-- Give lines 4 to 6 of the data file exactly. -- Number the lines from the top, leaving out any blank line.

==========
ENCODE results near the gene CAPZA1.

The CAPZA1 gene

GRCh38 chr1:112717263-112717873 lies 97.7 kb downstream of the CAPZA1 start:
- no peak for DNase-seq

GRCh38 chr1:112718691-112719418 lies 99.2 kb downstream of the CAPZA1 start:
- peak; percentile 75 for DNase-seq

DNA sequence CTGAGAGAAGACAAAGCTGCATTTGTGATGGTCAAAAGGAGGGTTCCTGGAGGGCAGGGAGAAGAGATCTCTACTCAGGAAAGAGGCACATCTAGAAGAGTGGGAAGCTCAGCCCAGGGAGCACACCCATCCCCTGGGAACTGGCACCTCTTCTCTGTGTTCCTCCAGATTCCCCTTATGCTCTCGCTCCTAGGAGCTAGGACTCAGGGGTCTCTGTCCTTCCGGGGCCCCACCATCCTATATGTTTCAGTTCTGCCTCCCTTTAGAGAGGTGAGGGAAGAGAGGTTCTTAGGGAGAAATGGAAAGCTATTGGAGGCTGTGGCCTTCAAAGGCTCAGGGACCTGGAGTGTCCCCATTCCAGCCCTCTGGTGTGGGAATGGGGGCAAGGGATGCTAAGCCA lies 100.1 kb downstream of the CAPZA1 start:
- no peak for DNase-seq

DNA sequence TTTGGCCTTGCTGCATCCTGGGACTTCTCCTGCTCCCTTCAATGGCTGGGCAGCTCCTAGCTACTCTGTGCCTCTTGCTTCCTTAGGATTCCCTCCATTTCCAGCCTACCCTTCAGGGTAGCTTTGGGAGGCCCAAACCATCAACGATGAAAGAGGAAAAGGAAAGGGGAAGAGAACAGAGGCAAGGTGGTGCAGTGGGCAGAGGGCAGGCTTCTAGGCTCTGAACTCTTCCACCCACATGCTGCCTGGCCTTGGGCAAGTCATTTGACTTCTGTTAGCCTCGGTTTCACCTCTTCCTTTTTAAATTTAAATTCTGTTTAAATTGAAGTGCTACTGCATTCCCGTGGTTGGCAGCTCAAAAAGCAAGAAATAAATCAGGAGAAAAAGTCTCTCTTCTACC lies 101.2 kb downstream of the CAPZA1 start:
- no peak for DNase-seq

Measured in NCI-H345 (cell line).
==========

- no peak for DNase-seq

GRCh38 chr1:112718691-112719418 lies 99.2 kb downstream of the CAPZA1 start:
- peak; percentile 75 for DNase-seq